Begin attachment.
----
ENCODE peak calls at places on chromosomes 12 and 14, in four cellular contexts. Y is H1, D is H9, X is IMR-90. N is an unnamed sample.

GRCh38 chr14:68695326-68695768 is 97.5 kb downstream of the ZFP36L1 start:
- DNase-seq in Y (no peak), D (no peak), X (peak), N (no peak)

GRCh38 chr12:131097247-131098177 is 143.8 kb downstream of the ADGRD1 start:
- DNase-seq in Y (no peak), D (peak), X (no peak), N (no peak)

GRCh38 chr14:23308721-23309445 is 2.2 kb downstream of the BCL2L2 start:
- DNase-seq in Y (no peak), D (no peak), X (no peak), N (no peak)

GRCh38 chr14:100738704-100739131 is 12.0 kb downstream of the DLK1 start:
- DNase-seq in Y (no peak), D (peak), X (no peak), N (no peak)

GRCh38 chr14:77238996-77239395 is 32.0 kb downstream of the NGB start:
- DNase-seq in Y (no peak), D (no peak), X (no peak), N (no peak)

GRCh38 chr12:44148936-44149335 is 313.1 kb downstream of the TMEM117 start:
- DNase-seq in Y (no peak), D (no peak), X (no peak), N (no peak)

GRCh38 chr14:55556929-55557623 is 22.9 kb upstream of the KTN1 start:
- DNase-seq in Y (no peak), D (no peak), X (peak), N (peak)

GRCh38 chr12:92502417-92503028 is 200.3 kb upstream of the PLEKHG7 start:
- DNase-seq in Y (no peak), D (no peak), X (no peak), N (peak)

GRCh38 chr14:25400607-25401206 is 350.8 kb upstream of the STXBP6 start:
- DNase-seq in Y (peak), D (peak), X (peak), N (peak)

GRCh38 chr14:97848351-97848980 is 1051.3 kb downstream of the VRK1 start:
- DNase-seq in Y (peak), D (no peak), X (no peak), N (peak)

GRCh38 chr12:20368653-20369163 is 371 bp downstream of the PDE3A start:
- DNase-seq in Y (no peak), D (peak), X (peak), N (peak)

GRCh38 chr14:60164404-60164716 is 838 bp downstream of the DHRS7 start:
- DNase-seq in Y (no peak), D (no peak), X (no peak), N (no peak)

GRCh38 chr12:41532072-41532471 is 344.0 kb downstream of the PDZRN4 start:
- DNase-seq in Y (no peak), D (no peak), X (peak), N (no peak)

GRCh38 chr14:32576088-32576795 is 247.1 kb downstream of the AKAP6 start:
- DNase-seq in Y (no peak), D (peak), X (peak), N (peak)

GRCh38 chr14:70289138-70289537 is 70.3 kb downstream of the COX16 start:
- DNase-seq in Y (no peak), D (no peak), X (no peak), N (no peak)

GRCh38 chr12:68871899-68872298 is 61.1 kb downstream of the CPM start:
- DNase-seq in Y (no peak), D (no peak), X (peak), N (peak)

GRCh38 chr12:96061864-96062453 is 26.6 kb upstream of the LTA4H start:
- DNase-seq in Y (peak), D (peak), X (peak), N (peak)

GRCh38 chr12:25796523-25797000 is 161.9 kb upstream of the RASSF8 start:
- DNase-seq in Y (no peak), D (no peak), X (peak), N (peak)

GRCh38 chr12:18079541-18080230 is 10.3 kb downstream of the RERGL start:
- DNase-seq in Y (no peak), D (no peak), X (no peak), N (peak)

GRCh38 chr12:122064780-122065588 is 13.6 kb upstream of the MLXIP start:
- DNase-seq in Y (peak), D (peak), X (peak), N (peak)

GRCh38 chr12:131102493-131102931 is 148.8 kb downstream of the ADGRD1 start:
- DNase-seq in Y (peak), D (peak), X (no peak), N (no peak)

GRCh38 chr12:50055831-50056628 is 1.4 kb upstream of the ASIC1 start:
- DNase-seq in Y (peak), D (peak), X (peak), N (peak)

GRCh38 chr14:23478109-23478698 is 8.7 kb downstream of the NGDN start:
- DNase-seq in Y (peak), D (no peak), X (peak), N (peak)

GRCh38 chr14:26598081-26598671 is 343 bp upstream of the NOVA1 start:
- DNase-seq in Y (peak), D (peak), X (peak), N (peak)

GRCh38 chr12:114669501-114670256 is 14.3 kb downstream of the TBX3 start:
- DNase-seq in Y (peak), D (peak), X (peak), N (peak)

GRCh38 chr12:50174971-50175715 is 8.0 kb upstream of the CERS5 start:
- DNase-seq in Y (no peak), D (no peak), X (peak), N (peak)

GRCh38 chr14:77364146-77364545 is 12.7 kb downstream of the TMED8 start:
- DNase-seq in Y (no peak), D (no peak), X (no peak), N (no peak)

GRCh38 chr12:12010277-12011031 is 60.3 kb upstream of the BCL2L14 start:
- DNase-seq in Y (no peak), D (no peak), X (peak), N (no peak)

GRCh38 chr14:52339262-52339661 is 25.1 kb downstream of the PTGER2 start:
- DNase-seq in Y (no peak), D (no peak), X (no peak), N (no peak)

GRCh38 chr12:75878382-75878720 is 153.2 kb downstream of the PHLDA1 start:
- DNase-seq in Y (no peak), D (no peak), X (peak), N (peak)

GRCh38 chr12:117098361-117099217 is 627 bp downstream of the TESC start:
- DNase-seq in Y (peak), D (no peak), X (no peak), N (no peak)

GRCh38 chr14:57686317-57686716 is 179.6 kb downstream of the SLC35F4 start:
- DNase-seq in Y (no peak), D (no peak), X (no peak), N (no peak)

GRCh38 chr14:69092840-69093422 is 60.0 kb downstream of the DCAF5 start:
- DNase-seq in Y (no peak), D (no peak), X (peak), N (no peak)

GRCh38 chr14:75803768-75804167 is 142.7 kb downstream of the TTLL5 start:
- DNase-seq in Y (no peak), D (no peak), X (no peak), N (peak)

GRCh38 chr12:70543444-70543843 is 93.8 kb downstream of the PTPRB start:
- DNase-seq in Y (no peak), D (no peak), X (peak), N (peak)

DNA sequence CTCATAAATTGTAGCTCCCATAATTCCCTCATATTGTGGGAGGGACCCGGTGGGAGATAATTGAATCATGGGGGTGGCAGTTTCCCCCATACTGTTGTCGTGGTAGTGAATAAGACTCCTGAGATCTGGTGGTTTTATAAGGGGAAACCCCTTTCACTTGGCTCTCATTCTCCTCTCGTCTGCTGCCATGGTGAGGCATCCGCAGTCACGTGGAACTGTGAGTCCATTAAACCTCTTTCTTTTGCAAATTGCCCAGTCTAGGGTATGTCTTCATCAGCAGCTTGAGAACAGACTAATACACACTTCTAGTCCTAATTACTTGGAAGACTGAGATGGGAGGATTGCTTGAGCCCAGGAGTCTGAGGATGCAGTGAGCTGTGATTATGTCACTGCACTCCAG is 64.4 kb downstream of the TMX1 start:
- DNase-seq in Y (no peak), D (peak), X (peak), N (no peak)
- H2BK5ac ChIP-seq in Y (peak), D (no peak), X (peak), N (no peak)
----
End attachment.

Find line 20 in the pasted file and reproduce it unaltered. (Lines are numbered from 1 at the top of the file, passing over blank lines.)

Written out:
GRCh38 chr14:97848351-97848980 is 1051.3 kb downstream of the VRK1 start: